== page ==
Bush gets chance to leave legacy at Supreme Court

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The Independent US

The departure of Ms O'Connor, 75, marks the first change to the Court since 1994, an 11-year era of stability without precedent since the early 19th century. Nominated by Ronald Reagan in 1981, she has been the vital swing vote among the nine Justices. With all but one of the justices well above retirement age, the political parties and a host of interest groups have been gearing up for months for a nomination battle. Nonetheless the news came as a bombshell in Washington.

The expectation had been that the first to step down would be William Rehnquist, the Chief Justice, who is 80 years old, increasingly frail and suffering from thyroid cancer. Instead it is Ms O'Connor, the fulcrum of a Court that frequently splits between right and left.

She has cast the decisive vote in a host of 5-4 decisions on issues ranging from abortion and gay rights to affirmative action, in an era when the Supreme Court, not Congress, has refereed the culture wars that divide America. The same happened in the December 2000 ruling that gave George Bush the Presidency.

Replacing Mr Rehnquist with another unwavering conservative would little change the court's ideological make-up. Now however Mr Bush has an opportunity to reshape it, by appointing an outright conservative to succeed the moderate and pragmatic Ms O'Connor. "This is much bigger news than if Rehnquist had gone," David Garrow, a Supreme Court historian said.

Ms O'Connor has been one of the most admired women in America, rising from a modest background in Texas and Arizona to become one of the country's most respected jurists.

Yesterday Mr Bush paid tribute to "a public servant of great integrity" saying her "intellect, wisdom and decency" had inspired all Americans. He promised to be "deliberate and thorough" in his search for a successor, and consult with the legal specialists and key Senators on Capitol Hill.

The White House has long had ready a short list of potential candidates, and some have been interviewed. They are believed to include Alberto Gonzales, a former White House counsel, now Attorney General. He would fulfil Mr Bush's ambition to appoint the first Hispanic to the court.

A moderate conservative like Mr Gonzales would win speedy approval from the Senate. But Mr Bush has expressed admiration for the two most conservative justices Clarence Thomas and Antonin Scalia.

If he follows his instincts and goes for a right-wing nominee, the battle could eclipse in ferocity and bitterness the hearings of 1991 when Mr Thomas was ultimately confirmed - but only after complaining that the procedure was like a "high-tech lynching of an uppity black".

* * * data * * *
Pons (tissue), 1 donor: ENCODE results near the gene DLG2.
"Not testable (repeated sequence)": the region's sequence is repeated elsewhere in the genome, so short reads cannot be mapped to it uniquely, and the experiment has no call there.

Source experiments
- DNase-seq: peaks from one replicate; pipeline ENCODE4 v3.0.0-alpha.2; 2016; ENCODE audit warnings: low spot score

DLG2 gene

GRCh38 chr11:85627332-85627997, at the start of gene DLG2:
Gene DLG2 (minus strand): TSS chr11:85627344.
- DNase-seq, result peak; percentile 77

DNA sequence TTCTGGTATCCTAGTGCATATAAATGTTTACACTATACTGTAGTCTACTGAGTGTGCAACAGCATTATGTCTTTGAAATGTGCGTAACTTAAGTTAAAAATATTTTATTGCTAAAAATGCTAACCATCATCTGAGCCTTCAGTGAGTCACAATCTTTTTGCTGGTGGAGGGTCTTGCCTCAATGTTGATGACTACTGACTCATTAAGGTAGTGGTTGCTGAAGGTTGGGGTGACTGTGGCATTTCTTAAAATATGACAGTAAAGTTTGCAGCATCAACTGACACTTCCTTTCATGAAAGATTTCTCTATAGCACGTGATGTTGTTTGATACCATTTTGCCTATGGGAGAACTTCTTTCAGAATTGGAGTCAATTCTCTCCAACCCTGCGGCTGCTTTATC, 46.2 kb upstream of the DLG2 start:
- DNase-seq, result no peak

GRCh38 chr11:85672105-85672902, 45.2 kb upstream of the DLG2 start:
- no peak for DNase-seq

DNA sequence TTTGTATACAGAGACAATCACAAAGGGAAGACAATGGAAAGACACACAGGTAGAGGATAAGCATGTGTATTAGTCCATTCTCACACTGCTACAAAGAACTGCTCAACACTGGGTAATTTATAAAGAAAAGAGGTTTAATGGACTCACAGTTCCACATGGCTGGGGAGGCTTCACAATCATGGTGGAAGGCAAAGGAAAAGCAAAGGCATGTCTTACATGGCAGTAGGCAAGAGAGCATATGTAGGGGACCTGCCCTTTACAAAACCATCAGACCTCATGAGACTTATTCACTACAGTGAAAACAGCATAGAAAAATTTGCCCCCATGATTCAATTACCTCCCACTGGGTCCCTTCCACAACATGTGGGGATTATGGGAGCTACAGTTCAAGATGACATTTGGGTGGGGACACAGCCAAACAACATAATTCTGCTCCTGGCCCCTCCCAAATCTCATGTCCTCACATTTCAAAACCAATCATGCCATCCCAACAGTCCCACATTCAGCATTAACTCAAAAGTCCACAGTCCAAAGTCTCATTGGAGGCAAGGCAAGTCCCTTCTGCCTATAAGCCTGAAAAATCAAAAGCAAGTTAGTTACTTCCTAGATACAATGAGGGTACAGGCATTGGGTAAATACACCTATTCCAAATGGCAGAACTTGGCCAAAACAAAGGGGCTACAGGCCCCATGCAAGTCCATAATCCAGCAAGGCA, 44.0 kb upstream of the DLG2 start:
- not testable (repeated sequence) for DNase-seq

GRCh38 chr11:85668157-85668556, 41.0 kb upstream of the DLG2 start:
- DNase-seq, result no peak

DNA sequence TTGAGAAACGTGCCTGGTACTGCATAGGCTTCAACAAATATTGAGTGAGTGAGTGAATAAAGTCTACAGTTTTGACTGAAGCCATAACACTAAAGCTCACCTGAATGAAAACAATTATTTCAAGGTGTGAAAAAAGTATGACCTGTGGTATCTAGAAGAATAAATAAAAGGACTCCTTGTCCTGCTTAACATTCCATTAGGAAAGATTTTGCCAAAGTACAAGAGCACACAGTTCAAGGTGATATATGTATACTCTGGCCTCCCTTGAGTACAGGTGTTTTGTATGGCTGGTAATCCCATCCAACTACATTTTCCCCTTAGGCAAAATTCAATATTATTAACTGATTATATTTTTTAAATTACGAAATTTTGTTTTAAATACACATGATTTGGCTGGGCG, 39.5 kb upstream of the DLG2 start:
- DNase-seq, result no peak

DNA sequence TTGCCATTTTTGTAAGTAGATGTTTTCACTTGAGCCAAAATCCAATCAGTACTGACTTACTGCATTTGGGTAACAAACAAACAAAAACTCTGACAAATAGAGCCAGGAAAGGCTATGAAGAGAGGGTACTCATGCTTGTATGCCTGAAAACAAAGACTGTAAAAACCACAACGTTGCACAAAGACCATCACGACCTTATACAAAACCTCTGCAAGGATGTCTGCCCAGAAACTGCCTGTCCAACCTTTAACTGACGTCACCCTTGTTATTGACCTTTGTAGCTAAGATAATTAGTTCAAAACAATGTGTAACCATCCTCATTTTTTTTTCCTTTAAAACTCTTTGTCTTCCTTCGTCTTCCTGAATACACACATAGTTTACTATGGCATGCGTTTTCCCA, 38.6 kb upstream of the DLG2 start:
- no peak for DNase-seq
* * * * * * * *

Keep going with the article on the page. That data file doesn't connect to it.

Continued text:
Mr Bush said he would announce his choice soon, so the new judge could be confirmed by the time the Court's new term begins in autumn. Mindful of the fracas over Mr Thomas, the President appealed for a "dignified process of confirmation". But whether his wish is granted depends not only on his choice, but also on the mood of a partisan Capitol Hill. Vicious battles over a handful of Bush nominees to the federal appeals courts have already led to Democratic filibusters and the threat by the Senate's Republican leadership to retaliate with the "nuclear option" of changing the rules so that a candidate could be approved by a majority of 51, instead of 60.

That showdown, which would paralyse the legislature, has been averted by a deal made by a "Gang of 14" Republican and Democrat centrists. But the deal may not survive the supercharged climate of a Supreme Court confirmation battle.

John McCain, an architect of that arrangement, sounded moderately hopeful yesterday. "It won't be a day at the beach, but I'm guardedly confident it won't be a filibuster situation," he said. The O'Connor resignation however may be only the beginning. Mr Rehnquist is still expected to step down in the next year, while another Justice, John Paul Stevens, is even older, at 85.

Next in line?


Potential nominee in 1991 to the Supreme Court seat that went to Clarence Thomas. Liberals fear that he could vote to overturn the 1973 ruling that legalised abortion. Popular with fellow Hispanics.


A Bush favourite but maybe not conservative enough for the Supreme Court, particularly on abortion. Helped form policies linked to Guantanamo Bay torture.


Appointed in 1991 to the very conservative 4th US Circuit Court of Appeals in Richmond, Virginia. His father was killed by a carjacker in Texas.


Joined the US Circuit Court of Appeals for DC in May 2003 after a fight in the Senate. Has a (contested) reputation for being a moderate conservative.